Lordosis, kyphosis, and scoliosis

Learning medicine is hard work! Osmosis makes it easy. It takes your lectures and notes to create
a personalized study plan with exclusive videos, practice questions and flashcards, and so
much more. Try it free today! Lordosis, kyphosis, and scoliosis refer to
curvatures of the spine. Lordosis refers to the normal inward curvatures
of the spine at the cervical and lumbar regions, while kyphosis refers to the normal outward
curvature of the spine specifically at the thoracic region. These terms get used interchangeably with
hyperlordosis and hyperkyphosis, which means that the curves look abnormally pronounced. Finally there’s scoliosis which always refers
to the abnormal sideways curves of the spine. Now, the bony spine is made of vertebral bones,
and there are intervertebral discs that sit between adjacent vertebrae. The spine is made of 33 vertebrae, which can
be divided into 5 regions. The cervical region has 7 vertebrae, the thoracic
region has 12 vertebrae, the lumbar region has 5 vertebrae, the sacral region has 5 vertebrae,
and the small tail-like coccygeal region is made up of 4 fused vertebrae. Normally, the cervical and the lumbar spines
slightly curve inward. This results from the fact that the intervertebral
discs in these two regions are thicker anteriorly than posteriorly, which causes this part of
the spine to lean forward. On the other hand, the thoracic and the sacral
spines are normally curved backward, which is normal kyphosis. Lordosis and kyphosis are typically associated
with underlying conditions. For example, in osteoporosis the bones become
porous and weak, and can develop compression fractures causing the bones to collapse a
bit. This can cause a spinal deformity and can
also impinge on nearby nerves. Misaligned vertebrae can also exert too much
pressure on the intervertebral discs, causing them to degenerate. Other conditions include spondylolisthesis,
in which a vertebrae slips out of its normal position, or conditions like Ehlers-Danlos
syndrome and Marfan syndrome, where bones and connective tissues overgrow, causing spinal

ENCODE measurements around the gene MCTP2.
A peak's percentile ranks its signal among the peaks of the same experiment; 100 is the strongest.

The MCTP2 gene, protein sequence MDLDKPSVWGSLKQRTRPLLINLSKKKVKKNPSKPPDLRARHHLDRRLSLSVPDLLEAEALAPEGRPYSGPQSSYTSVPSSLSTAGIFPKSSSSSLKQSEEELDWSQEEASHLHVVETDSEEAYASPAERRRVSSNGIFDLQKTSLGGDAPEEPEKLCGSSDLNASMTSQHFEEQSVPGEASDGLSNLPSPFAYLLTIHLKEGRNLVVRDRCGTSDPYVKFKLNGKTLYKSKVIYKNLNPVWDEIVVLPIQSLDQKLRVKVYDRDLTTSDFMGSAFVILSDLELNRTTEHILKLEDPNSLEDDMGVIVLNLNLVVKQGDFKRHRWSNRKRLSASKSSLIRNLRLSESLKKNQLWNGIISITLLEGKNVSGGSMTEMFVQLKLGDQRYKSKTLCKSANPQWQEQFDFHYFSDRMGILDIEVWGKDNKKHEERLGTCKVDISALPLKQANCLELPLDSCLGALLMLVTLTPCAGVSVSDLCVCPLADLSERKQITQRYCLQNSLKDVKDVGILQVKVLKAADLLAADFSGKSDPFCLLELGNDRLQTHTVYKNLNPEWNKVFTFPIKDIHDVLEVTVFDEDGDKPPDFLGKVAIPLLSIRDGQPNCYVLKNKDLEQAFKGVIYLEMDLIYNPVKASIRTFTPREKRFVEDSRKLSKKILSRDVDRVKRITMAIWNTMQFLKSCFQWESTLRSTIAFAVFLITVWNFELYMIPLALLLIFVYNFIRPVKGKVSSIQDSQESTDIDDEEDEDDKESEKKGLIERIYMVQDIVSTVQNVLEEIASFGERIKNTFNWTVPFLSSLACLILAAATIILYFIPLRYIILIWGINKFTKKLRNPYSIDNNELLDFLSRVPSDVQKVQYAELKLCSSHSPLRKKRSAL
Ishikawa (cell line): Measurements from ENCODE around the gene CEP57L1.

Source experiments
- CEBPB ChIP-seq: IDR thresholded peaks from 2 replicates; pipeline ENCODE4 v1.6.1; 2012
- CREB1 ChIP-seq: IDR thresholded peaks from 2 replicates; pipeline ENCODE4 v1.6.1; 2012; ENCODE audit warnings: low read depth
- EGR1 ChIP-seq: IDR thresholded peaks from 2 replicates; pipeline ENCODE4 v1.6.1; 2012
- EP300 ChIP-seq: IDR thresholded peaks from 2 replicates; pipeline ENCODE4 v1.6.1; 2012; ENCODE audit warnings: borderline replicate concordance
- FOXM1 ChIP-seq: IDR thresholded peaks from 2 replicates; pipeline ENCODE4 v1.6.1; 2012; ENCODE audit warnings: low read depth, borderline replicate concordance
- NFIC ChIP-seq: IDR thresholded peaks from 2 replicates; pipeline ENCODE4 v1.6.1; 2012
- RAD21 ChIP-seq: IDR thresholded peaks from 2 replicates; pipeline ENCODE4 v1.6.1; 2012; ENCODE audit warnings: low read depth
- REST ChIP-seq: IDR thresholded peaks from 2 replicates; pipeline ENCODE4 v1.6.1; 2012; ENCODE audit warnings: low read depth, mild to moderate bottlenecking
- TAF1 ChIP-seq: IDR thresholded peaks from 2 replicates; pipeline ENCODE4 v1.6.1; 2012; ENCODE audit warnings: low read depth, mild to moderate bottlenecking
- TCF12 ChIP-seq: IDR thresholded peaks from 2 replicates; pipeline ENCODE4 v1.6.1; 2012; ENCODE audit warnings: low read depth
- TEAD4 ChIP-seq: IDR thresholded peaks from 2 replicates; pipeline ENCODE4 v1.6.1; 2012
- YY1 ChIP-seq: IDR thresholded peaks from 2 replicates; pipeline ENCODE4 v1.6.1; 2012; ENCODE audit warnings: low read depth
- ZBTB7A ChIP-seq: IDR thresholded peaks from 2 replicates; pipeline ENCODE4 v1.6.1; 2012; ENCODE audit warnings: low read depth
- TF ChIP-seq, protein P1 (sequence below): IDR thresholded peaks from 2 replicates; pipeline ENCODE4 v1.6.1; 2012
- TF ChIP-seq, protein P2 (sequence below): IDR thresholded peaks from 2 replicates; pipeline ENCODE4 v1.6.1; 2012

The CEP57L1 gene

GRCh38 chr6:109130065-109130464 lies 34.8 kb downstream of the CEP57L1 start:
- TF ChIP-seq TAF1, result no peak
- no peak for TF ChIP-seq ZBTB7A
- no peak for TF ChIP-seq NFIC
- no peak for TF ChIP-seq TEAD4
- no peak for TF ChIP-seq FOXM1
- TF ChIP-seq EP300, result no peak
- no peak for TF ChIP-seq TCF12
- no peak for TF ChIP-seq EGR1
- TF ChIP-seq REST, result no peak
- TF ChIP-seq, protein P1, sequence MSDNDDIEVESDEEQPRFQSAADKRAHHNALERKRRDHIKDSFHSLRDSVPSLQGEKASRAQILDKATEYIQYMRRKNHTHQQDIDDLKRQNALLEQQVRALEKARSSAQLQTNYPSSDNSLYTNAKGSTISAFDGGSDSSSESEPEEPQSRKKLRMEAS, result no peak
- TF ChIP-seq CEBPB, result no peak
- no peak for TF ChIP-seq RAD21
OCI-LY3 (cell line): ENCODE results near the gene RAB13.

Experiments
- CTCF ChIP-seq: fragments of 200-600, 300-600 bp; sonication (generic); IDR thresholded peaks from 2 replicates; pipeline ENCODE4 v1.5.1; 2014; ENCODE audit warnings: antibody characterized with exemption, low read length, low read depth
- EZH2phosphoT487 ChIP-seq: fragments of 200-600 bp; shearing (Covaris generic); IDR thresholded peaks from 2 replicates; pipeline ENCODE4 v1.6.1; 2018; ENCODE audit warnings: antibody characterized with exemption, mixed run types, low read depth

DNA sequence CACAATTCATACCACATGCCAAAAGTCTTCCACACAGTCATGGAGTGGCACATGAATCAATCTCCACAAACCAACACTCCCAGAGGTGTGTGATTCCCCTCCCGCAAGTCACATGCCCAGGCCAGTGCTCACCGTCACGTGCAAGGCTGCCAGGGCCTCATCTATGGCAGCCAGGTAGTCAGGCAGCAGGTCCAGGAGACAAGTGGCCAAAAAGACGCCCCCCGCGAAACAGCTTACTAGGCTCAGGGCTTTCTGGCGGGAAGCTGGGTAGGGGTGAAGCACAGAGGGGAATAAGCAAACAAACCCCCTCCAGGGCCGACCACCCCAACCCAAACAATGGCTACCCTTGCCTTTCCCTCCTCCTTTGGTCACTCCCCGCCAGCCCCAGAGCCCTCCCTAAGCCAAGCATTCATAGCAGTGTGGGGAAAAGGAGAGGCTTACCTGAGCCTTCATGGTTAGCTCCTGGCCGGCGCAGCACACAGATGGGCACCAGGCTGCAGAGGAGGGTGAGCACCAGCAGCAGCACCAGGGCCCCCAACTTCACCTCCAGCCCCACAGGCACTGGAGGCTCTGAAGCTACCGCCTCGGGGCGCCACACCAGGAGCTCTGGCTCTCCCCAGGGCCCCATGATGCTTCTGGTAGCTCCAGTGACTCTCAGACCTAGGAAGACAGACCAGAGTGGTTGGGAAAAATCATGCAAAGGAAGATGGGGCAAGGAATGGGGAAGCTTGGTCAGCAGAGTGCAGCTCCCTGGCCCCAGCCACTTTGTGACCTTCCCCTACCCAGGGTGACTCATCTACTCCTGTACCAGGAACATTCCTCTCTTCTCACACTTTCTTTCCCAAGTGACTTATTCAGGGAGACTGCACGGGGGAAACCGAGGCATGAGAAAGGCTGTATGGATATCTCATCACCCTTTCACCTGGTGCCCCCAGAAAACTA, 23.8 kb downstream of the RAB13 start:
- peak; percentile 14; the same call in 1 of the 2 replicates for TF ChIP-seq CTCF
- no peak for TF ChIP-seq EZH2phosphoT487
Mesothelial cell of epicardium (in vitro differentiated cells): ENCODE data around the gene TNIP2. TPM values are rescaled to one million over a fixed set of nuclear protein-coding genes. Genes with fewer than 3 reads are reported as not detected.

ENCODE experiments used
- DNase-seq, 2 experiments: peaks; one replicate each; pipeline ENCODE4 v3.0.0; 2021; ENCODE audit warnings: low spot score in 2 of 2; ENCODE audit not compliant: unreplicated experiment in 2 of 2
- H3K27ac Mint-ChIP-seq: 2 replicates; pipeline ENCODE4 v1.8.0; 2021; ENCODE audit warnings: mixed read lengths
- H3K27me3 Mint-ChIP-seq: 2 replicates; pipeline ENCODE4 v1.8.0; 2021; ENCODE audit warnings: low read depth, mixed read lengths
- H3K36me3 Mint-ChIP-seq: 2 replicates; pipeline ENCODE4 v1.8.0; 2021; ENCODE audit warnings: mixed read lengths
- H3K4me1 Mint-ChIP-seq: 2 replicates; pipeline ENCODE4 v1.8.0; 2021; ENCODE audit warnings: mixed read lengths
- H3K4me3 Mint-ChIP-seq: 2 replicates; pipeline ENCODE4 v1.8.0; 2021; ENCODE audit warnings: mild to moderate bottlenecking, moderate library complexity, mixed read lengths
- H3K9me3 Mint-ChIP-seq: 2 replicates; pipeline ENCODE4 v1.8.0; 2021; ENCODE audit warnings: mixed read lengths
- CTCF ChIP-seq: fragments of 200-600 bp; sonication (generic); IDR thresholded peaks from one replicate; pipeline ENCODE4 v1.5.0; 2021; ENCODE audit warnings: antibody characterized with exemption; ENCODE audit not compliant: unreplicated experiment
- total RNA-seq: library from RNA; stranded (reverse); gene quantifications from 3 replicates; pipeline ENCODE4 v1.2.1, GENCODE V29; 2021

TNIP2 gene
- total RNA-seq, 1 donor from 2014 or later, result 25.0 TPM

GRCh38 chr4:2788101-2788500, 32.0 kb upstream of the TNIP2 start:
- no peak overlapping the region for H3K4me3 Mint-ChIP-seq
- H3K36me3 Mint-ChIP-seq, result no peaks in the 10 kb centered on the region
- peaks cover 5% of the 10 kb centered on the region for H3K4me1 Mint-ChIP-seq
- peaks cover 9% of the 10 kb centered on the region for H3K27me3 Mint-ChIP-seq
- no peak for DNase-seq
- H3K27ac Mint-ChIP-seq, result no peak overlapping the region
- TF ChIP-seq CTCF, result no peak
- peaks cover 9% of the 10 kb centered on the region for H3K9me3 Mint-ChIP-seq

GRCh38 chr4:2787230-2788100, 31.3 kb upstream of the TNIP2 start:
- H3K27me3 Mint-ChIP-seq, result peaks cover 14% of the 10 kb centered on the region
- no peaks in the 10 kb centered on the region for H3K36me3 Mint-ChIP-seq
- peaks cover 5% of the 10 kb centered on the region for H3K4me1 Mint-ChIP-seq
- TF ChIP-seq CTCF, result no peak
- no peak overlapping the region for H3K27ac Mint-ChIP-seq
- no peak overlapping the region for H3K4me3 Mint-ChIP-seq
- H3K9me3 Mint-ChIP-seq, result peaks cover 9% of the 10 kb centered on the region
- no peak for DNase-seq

instability. Obesity can also put excess unbalanced weight
on the spine causing it to deform. Other causes include inflammation of the intervertebral
discs, which can happen from overuse due to a sports injury or lifting weights in an inappropriate
way. Lordosis typically affects the lumbar region,
and can specifically result from the trunk flexors and the hip extensors becoming too
weak to balance the action of trunk extensors and hip flexors. When that happens, the lumbar spine gets over-extended,
causing it to progressively curve inwards, causing lumbar lordosis. Lordosis results in an incurved back in the
cervical or lumbar spine. Kyphosis mainly affects the thoracic spine. It usually occurs when the front of the thoracic
vertebrae gets deformed or crushed, causing this part of the spine to excessively bend
forward. Kyphosis typically results in a rounded back
in the thoracic spine, which looks like a hump in the upper back. There are a few types of kyphosis. First, there’s postural kyphosis which arises
from repeated poor posture – like slouching for a long time. Postural kyphosis is most common in young
females. Second, there’s Scheuermann’s kyphosis,
which is where the vertebrae get structurally deformed and become wedge-shaped for an unclear
reason. This is often associated with scoliosis, and
referred to as kyphoscoliosis. Lastly, there’s congenital kyphosis, which
develops when the vertebrae get deformed during fetal development, resulting in a baby that’s
born with kyphosis. In general, if kyphosis is severe, it can
reducing the space in the thoracic cavity, which can compress the heart and prevent the